Upon finishing his workout, Carroll and pitching coach Don Cooper sat in the White Sox dugout at U.S. Cellular Field and had an important talk.
"It was just very encouraging and that's one thing he showed, all the support," said Carroll, following the first start of his big league career in which he did not allow a run. "He said they have all the confidence in me and keep showing improvements with what we are trying to have you do. That gave me some encouragement and some confidence to go into this start."
Carroll had allowed 12 earned runs on 19 hits over 11 innings since his return to the rotation on June 26, but yielded just an A.J. Pierzynski single over 6 2/3 innings against the Red Sox (39-50). Carroll struck out five and walked two, recording 13 outs via ground balls and allowing only one baserunner to reach second base, after Jackie Bradley Jr. drew a leadoff walk in the sixth.
Being aggressive in the strike zone was important to the rookie, who reveled in his first start and first win at historic Fenway, as well as getting his cutters into left-handers.
"From the very beginning, even the first batter, I could tell that my ball was going to be low and I was able to make pitches," Carroll said. "I really wanted to work on rhythm from the windup. I worked on that in my bullpen. Better rhythm and tempo. It's something I translated into the game tonight."
"He was around the zone, got a lot of ground balls," said White Sox manager Robin Ventura. "When he really has his sinker going, guys are going to beat it into the ground. Made for a lot of work for the infield, which is great."
Offensive production for the White Sox (43-47) wasn't much more consistent against Clay Buchholz (3-5), but the use of the long ball made it strong enough. Adam Dunn went deep to lead off the second, giving him 13 homers on the season, 453 for his career and sole possession of 35th place on the all-time list above Red Sox great Carl Yastrzemski.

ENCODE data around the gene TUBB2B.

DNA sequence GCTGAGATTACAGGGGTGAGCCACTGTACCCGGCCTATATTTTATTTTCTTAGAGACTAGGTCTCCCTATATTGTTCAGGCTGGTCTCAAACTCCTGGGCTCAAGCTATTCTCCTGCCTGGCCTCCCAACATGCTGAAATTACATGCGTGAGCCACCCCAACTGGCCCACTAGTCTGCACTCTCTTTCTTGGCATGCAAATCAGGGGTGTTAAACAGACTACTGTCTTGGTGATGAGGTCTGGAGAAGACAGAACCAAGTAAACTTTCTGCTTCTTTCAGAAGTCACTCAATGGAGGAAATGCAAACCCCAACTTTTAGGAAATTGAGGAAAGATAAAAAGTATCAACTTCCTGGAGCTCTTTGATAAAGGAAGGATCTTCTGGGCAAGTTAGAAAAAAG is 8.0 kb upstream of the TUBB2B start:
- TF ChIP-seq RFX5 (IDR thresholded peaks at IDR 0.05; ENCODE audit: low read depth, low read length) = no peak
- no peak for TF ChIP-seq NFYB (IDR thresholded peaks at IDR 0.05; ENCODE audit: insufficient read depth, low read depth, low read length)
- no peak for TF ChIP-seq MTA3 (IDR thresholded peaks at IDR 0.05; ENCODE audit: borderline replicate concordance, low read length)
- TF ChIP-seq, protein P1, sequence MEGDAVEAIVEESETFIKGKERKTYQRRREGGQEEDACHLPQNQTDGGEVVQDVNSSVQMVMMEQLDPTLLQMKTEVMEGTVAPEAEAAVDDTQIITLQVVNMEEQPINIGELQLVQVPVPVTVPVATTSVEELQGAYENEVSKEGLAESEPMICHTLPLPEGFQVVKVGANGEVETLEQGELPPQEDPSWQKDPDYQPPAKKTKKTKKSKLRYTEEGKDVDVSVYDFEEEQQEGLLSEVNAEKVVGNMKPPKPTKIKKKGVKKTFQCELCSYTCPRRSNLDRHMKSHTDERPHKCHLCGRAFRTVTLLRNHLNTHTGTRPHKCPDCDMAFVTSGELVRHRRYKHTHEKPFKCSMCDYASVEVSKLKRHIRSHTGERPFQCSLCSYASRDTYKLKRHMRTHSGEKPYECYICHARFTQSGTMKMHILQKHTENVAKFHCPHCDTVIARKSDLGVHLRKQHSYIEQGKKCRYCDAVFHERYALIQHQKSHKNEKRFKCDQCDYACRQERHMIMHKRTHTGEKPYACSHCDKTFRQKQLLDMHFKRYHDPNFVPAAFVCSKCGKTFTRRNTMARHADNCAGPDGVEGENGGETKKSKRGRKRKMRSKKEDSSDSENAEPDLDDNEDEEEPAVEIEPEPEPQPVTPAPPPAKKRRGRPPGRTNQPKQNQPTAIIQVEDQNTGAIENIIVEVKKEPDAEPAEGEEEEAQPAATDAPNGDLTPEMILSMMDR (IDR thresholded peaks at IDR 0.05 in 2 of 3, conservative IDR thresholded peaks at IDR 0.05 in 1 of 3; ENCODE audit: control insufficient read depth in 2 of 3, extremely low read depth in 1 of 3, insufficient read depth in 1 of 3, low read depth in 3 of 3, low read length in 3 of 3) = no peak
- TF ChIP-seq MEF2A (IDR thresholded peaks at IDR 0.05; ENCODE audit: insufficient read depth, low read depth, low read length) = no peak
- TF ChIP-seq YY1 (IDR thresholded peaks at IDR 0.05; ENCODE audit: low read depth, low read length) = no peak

Dunn started a three-run fourth inning with two outs by doubling off the Green Monster, followed by a Buchholz walk to Alexei Ramirez.
Dayan Viciedo then worked an 0-2 count to 3-2 and lined a three-run blast into the right-center-field stands. Viciedo has five homers and 11 RBIs in his last 10 games, while the White Sox have 14 homers over their last 10 games and 27 multi-homer efforts as a team. They have a 21-6 record when hitting more than one homer.
"I can't walk Alexei right there," Buchholz said. "If he hits a homer there, he hits a homer. That's the first walk I've given up in a couple starts and it seems like they always score. Gotta stay away from walks."
"Baseball is cruel," Ventura said. "[Buchholz] made a couple of mistakes, Dunner's and Tank's. There is a lot of good stuff he did and he ends up paying for the ones you don't."
Hector Noesi and Carroll (3-5), the fourth and fifth starters in the White Sox rotation, kick-started back-to-back shutouts against the Mariners and the Red Sox. The last time the White Sox posted consecutive shutouts came on the last game of 2012 in a 9-0 victory at Cleveland and the first game of 2013 in a 1-0 victory over the Royals at home. The last time it took place in the same season was Sept 5-6, 2011, at Minnesota.
Meanwhile Carroll became the third White Sox pitcher in the last 100 years to throw at least six scoreless innings while allowing one or no hits within his first eight career starts. Prior to the opener of this seven-game, first-half-ending road trip, Ventura was asked what he wanted from Carroll in this mound effort.
His response was the same as it was postgame and could be a mantra for this young team trying to find a consistent winning streak.
"Just do better. That was it," Ventura said. "I think he understands where he's at. He came out, was focused and he did it."
"Offensively, we're not putting up huge numbers, but we're still getting wins," said Dunn of his team that has won seven of 10. "That's the name of the game right now."